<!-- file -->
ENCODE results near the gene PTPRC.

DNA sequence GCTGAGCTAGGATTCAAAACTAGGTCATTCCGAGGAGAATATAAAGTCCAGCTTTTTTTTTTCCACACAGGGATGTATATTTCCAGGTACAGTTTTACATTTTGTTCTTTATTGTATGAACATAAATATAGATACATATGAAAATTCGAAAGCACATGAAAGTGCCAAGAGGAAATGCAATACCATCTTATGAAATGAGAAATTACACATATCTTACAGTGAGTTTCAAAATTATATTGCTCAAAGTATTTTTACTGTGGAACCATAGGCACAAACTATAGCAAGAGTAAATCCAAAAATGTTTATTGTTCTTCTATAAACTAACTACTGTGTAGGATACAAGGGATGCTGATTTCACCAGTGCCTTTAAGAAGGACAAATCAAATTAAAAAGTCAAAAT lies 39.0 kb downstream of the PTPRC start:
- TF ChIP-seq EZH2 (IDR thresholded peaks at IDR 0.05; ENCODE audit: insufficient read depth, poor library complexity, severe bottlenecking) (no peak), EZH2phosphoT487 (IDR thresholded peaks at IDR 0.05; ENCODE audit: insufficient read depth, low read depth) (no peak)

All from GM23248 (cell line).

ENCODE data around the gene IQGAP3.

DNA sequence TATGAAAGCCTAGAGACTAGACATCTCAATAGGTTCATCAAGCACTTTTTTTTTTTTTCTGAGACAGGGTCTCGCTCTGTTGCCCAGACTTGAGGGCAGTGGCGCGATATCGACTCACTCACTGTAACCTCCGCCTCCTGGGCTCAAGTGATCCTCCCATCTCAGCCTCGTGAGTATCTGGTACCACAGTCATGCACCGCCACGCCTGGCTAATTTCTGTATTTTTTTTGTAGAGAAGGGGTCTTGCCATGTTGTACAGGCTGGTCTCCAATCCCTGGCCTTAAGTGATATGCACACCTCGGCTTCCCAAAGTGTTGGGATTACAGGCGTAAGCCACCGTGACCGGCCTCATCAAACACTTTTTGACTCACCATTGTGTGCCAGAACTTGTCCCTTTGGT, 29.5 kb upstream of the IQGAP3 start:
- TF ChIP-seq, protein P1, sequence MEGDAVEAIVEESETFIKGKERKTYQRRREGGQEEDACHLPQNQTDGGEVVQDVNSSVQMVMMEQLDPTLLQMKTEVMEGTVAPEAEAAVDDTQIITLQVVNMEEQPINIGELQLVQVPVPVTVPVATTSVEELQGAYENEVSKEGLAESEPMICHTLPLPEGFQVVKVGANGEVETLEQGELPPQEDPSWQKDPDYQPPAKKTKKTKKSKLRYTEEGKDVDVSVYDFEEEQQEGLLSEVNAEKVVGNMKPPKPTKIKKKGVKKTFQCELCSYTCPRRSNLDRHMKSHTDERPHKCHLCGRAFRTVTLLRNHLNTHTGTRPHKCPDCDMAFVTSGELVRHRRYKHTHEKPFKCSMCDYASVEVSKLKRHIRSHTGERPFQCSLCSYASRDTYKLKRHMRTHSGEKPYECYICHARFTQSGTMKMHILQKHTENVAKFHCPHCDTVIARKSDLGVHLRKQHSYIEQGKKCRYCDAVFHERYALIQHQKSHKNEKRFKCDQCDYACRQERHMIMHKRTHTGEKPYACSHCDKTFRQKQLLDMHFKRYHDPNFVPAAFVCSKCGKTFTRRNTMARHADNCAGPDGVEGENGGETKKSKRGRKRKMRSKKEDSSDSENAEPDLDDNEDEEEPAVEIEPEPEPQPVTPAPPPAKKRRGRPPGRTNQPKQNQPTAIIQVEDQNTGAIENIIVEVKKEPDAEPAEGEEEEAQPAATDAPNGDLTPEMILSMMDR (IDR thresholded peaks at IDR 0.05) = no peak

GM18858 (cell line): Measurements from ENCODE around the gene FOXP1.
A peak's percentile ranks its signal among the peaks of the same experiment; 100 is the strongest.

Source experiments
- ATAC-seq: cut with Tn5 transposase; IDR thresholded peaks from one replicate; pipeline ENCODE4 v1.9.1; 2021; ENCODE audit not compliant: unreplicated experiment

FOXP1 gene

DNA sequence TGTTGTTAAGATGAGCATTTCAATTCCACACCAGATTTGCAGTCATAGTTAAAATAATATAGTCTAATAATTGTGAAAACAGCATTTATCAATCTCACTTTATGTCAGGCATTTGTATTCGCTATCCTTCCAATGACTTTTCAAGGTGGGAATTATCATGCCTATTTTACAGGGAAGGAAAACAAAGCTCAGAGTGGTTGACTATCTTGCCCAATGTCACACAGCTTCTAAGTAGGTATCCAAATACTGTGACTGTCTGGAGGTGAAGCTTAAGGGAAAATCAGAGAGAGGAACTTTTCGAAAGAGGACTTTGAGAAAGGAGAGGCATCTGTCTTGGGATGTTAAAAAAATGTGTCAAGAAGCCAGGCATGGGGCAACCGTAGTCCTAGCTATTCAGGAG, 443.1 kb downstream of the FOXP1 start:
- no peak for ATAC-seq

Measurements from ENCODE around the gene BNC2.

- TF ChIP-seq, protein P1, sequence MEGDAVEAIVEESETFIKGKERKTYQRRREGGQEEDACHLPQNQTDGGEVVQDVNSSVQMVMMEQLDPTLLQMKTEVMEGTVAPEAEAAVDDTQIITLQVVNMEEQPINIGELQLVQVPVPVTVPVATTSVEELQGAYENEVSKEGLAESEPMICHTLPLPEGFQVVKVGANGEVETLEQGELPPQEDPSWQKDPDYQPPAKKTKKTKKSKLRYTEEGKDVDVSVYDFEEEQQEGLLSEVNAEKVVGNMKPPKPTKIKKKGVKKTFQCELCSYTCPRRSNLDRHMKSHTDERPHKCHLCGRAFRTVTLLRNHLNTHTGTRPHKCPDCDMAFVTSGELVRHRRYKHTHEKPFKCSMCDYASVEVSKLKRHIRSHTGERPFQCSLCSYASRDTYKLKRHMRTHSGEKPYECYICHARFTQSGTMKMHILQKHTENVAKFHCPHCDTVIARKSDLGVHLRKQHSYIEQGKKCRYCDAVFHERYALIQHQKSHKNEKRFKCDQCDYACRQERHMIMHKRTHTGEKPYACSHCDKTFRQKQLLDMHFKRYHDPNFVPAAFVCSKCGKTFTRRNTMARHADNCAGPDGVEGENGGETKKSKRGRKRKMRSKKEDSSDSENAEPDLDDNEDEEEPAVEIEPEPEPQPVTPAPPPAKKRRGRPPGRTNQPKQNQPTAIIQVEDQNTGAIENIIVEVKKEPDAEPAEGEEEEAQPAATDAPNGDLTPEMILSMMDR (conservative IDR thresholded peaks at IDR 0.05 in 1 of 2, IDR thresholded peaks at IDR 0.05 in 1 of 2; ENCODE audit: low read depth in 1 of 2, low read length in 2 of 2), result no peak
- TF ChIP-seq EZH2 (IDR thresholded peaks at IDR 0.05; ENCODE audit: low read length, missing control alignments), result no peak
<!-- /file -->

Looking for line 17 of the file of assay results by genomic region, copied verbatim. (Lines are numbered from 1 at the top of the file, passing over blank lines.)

- TF ChIP-seq EZH2 (IDR thresholded peaks at IDR 0.05; ENCODE audit: low read length, missing control alignments), result no peak